You must make mistakes to learn a new skill. There is no other way. Make enough mistakes, though, and you will become a wise and wily person.

          You are just starting. Things will be goofy for a while. It will chafe at first. Expect it. But if you keep at it, you will get a pretty good system pretty quickly, and a very good system soon after that.


          • #6
            FInd a balance between perfect and "good enough"

            Perfectionism exacts a heavy toll. At my company, we were all so hung up on getting everything right down to the last detail that we weren't able to act on even a portion of the good ideas we came up with. As we've worked on recognizing the value of incrementalism and finding a "good enough" point, we're executing a lot better and getting a lot more done.


            • #7
              Almost all truly successful corporate and software development processes are reiterative. In other words, build a quick prototype (like tonight), run/test it for a few days/weeks, then fix it...rinse, repeat. Version 1.0, 2.0, etc.

              Or you could think about it some more, maybe read a couple self-help books, walk your ferret, consult an astrologer.

              Frankly, I love perfectionist. While they're holed-up worrying about completely inconsequential details, I'm out making the money that they could have had had they simply stepped up.



              • #8
                This is probably an overgeneralization, but I think there might be two kinds of perfectionists (or two perfectionist-like qualities in people): those who don't want to do something unless they can do it perfectly, and those who won't stop doing something, stop trying, or call it "done" until it's perfect.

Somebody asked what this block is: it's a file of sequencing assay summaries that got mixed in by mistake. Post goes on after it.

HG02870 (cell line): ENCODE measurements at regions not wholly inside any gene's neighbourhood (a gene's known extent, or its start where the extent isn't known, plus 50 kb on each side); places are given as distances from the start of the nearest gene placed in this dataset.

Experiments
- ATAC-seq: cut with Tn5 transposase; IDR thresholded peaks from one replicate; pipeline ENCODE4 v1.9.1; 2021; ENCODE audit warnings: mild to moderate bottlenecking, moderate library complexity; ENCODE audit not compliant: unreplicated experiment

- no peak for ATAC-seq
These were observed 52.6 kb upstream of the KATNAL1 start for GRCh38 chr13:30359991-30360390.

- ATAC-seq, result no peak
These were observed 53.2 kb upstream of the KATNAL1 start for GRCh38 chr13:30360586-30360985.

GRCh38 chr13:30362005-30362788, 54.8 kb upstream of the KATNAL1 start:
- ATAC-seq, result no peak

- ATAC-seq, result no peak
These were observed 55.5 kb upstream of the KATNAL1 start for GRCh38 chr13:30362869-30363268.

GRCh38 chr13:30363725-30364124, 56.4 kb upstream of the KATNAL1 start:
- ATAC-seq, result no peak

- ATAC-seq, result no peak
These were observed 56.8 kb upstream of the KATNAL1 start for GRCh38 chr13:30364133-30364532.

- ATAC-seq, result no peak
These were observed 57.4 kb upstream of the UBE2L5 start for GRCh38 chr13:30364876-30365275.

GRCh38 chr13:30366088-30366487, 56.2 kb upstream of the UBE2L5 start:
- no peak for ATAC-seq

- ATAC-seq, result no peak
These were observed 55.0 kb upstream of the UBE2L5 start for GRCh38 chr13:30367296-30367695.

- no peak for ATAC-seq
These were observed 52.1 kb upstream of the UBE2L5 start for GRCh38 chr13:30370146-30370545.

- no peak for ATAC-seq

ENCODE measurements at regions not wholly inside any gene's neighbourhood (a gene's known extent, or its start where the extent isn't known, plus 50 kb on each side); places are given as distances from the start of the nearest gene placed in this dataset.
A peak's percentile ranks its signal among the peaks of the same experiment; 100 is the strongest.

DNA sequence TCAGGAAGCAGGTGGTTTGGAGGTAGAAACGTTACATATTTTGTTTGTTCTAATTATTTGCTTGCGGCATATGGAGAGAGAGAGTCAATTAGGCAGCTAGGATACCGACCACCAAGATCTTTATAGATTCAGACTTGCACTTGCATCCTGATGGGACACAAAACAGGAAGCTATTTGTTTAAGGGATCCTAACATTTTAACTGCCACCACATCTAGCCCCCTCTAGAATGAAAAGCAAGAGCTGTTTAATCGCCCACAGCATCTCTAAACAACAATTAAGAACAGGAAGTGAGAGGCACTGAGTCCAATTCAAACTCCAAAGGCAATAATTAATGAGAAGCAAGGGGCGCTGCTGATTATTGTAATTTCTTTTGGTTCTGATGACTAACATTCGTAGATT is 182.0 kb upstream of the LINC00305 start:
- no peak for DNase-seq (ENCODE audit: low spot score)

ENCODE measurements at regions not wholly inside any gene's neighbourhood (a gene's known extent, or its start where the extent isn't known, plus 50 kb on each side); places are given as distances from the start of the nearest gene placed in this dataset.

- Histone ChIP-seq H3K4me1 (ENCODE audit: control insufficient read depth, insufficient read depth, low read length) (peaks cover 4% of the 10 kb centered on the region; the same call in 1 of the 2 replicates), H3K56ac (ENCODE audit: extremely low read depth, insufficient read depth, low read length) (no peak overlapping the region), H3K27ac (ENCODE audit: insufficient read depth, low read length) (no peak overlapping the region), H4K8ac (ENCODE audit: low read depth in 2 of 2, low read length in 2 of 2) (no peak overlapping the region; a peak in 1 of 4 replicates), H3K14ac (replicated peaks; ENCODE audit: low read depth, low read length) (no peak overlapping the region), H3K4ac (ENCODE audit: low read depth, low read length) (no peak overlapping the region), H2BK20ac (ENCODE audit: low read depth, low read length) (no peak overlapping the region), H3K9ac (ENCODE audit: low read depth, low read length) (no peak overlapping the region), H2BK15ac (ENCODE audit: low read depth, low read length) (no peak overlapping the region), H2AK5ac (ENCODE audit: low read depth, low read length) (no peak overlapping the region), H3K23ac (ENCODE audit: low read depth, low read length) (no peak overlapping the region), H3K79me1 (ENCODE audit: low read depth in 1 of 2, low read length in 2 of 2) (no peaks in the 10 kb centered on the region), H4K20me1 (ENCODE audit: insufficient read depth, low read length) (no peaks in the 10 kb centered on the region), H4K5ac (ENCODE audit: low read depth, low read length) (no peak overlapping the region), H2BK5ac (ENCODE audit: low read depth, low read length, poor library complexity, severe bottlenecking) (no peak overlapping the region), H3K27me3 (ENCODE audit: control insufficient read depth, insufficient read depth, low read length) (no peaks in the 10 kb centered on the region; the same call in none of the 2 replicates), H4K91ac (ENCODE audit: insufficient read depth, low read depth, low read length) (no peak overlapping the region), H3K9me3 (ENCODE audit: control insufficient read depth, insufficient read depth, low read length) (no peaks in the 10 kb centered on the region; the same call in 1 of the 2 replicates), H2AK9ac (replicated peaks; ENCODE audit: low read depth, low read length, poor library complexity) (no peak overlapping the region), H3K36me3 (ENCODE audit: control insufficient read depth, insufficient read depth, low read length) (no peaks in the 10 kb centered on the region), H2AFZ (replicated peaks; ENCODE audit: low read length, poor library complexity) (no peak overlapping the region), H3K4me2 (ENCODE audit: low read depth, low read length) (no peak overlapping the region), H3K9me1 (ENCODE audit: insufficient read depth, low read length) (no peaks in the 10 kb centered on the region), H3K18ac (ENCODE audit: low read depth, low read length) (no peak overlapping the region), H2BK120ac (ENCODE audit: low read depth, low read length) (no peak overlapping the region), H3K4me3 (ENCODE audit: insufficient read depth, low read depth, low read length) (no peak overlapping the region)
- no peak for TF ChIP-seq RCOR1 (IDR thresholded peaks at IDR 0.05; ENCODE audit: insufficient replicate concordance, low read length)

Both exist in me. The first is, for me, really a fear of failure, and it sometimes keeps me from trying new things. I don't want to learn to rock-climb because I have to do it perfectly or the consequences could be disastrous. This isn't really perfectionism, though; it's a fear of failure, of looking stupid. (Intellectually I know that I can take safety precautions to avoid disastrous consequences.)

                The second is, for me, something that gives me pride. I don't want to go at something halfway and then quit. I don't want my work or my life to be "good enough." I want my work, my life, my relationships, my health, to be as perfect as I can get them. And it takes trying, failing, tweaking, trying again, starting over, taking a different approach, letting something simmer while I think it over, etc.

                If you're describing the first characteristic, you'll probably be frustrated when you start implementing GTD. It's a process of training your mind, of starting, fostering, and growing new habits. Plain and simple, it isn't going to be perfect at the moment you start.

                But if you're describing the second characteristic, you'll enjoy implementing the GTD principles and finding out what is "perfect" for you. That might mean starting with paper and moving to a Palm, using a tickler and deciding you don't need to, or doing a weekly review and realizing you need to do it more than once a week (something I recently realized). If you're goal of a "perfect" implementation is being the most productive, efficient, calm, and ready person you can be, taking this on will be rewarding.


                • #9
                  Make mistakes on purpose. Pick a target number. And try to meet that number even if you have to go back to your work and reintroduce mistakes.